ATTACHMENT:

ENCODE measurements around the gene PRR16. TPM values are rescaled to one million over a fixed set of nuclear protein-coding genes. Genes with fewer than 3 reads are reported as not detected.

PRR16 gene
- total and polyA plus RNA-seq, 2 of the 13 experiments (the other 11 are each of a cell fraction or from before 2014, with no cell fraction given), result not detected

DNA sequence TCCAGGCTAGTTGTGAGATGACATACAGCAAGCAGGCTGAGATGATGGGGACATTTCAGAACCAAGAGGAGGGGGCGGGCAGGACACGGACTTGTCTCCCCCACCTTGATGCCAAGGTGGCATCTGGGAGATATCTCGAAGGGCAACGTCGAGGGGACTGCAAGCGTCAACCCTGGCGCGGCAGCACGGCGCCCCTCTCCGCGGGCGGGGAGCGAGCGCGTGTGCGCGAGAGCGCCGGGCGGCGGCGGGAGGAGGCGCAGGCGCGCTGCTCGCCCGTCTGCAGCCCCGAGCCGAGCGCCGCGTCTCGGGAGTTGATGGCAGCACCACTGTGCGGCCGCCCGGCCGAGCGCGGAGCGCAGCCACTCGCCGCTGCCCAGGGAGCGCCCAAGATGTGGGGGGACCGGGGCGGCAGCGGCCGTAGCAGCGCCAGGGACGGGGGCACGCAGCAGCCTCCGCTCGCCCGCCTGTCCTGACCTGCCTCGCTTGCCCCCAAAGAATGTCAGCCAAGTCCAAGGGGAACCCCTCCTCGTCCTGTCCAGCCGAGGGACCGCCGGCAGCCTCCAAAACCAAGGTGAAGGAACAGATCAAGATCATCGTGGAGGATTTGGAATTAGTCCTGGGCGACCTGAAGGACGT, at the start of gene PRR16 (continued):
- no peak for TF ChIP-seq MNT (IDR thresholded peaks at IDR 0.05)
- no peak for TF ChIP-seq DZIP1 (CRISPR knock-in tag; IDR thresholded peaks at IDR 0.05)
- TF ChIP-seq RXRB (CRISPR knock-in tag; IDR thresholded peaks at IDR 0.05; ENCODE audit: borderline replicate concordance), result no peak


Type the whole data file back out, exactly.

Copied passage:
ENCODE measurements around the gene PRR16. TPM values are rescaled to one million over a fixed set of nuclear protein-coding genes. Genes with fewer than 3 reads are reported as not detected.

PRR16 gene
- total and polyA plus RNA-seq, 2 of the 13 experiments (the other 11 are each of a cell fraction or from before 2014, with no cell fraction given), result not detected

DNA sequence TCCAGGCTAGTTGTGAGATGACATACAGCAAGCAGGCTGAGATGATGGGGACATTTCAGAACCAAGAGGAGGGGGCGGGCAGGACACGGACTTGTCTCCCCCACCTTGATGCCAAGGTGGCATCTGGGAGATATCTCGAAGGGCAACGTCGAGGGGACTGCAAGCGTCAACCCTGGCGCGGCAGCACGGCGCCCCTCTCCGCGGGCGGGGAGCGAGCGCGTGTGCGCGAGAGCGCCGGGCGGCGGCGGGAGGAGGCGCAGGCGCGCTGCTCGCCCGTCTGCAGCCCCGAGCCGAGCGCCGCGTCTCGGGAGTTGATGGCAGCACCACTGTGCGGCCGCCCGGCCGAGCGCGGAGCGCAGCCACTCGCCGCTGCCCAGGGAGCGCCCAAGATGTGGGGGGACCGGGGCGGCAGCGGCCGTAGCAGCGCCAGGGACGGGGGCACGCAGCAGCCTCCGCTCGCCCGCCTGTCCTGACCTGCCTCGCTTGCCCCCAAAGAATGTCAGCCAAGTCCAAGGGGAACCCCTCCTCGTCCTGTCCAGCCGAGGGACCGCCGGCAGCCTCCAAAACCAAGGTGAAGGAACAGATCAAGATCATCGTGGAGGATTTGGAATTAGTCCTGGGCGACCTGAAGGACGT, at the start of gene PRR16 (continued):
- no peak for TF ChIP-seq MNT (IDR thresholded peaks at IDR 0.05)
- no peak for TF ChIP-seq DZIP1 (CRISPR knock-in tag; IDR thresholded peaks at IDR 0.05)
- TF ChIP-seq RXRB (CRISPR knock-in tag; IDR thresholded peaks at IDR 0.05; ENCODE audit: borderline replicate concordance), result no peak